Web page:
If you wanted to make your dataset smaller, you could randomly choose 10 movies from each year. That would give you a significantly smaller size to collect data on, but would still give you a statistically significant amount of data to work with–I think. Proper statisticians could weigh in on this. Or you could limit by country (and also by random sample per year) if you wanted to narrow the potentially confounding factors.


  2. Renzo Adler

    Very interesting.
    Horror is a great genre for measuring social anxieties. Quantifying sexism is tricky though. Violence against women is omnipresent in these films, so one variable you could look for is the perpetrator. One method could be categorizing the killers or threats in these films into certain types, such as super natural beings, aliens, scientists run amok, serial killers, etc. Then you could break down from the killer to the film’s country of origin. Or you could go with the number of women killed by entities that identify as male, female, non-binary or other (check out Sleepaway Camp to dwell on that one).

    Of course there are films that genre bend things in ways that might make quantifying them difficult. Take Cronenberg’s Videodrome for example; women are killed and brutalized in it, but the perpetrators range from unknown hooded figures, to a subliminal signal sent through television. John Carpenter’s The Thing didn’t even have any women in it (unless you count the computer chess game which used a woman’s voice). Aliens hopscotches between war film, sci-fi, horror, and some kinda metaphor where Sigourney is an “earth-mother” fighting off an alien and nuclear threat.

    It also might interesting to see what films were banned or censored in what countries. Britain’s video-nasties campaign of the 80’s to purge violent video tapes which only made them more desirable could be contrasted/compared with data from the explosion of video rental stores across the globe and how horror was flocking to this new medium. Kinda like the propagation of speakeasies during prohibition.

  3. Elissa Myers


    This is so cool!!! I think this data analysis needs to happen. There is so much violence against women in horror films. I am glad to see someone else breaking away from their period of focus into more contemporary stuff. It gives me hope for what I am doing. Speaking of which, I saw your post on Great Expectations. I didn’t know you were interested in the 19th century, so we should definitely chat! I also think it would be cool to do data vis with Dickens at some point–particularly with his networks of female collaborators.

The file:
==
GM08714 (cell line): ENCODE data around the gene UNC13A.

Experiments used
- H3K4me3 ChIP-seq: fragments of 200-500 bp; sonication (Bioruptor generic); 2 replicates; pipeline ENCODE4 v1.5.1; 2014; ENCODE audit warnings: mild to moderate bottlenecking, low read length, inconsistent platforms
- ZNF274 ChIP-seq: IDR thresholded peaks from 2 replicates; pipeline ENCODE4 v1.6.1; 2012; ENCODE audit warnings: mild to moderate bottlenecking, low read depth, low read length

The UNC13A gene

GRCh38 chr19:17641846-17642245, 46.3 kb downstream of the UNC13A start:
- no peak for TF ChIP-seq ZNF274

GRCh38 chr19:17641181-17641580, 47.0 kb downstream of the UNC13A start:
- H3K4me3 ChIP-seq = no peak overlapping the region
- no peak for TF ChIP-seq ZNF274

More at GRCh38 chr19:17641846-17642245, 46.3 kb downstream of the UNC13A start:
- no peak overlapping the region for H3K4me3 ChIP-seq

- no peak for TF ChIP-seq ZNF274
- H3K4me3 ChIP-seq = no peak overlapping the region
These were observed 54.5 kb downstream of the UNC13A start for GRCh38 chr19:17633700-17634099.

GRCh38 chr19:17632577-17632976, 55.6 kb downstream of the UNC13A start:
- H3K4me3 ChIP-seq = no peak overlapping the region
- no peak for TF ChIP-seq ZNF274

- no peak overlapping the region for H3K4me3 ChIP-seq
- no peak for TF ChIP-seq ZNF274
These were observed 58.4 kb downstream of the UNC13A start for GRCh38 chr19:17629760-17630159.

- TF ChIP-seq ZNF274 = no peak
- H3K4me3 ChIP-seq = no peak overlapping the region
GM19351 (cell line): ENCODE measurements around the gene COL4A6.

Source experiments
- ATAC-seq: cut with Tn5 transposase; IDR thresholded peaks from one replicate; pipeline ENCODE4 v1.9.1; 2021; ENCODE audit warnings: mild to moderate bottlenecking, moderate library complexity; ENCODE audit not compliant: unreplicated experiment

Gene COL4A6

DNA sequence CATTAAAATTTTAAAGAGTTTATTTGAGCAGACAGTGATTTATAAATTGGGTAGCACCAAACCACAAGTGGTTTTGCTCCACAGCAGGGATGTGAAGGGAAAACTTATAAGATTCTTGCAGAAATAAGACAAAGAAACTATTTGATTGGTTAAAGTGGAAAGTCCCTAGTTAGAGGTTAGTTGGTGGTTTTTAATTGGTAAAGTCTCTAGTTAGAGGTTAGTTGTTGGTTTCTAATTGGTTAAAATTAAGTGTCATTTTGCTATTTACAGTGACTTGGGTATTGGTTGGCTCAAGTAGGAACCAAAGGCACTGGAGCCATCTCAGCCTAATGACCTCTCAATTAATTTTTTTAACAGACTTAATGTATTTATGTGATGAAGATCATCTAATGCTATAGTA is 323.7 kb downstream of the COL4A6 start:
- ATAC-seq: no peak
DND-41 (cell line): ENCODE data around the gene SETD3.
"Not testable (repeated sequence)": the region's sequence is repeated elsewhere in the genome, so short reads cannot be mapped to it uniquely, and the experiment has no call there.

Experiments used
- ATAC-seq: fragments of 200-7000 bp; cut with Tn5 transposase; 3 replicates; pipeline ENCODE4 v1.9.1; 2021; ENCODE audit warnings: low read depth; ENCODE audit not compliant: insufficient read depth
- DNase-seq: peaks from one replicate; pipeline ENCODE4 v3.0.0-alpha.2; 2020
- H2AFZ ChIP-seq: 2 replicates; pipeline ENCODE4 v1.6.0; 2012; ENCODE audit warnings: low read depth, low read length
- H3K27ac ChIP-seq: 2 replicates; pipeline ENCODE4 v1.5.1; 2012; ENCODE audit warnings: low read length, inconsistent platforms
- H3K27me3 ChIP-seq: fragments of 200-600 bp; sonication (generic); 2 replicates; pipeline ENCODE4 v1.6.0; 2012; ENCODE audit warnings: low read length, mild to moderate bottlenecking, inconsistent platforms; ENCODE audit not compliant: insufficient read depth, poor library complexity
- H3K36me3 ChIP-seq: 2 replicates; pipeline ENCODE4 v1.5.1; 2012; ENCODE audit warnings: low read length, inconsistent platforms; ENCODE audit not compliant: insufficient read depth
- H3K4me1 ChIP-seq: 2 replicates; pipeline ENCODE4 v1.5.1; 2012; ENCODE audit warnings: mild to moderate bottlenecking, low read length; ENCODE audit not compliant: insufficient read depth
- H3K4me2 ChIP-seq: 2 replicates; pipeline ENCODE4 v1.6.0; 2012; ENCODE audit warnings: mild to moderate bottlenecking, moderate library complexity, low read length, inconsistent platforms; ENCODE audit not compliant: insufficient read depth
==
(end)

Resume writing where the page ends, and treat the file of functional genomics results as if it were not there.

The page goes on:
4. Stephen Real

    One possible way to capture qualitative data about violent misogyny, might be via film reviews. I know that there are archives a film reviews available (I even stumbled across one in the early days of working on my data project. I just can’t remember exactly where it was. I think it was one of the resources cited in Digging into Data). You could search the reviews for the titles of the films in your list and look for matches on keywords that would suggest violence against women. That is a lot of work, but it would be less work than hand cataloging the metadata for each film in your database.

  5. Mary Catherine Kinniburgh


    I know we spoke after class and during class about this project, but just to post here too–I think this is a really inspired piece of work, and like Kelly has done, I love that you’re thinking about how data visualization can affect the way we perceive our own experiences.

    A crowdsourced submission platform like Tumblr could be an interesting way to collect results, and could also potentially remove the subjectivity issue by embracing subjectivity as part of this. Instead of the singular author of the project acting as determiner of sexual violence towards women, it could be determined communally.

    That being said, I do not underestimate the risk of taking a feminist stance on an issue of sexual violence, particularly when data may be derived from topics that have rabid and protective male fan groups, but that will be an issue that you can negotiate in your choice of platform/publication, as well as where you choose to go with the effect you’d like this project to have outside this course.

    Best of luck! Let me know if I can help in any way!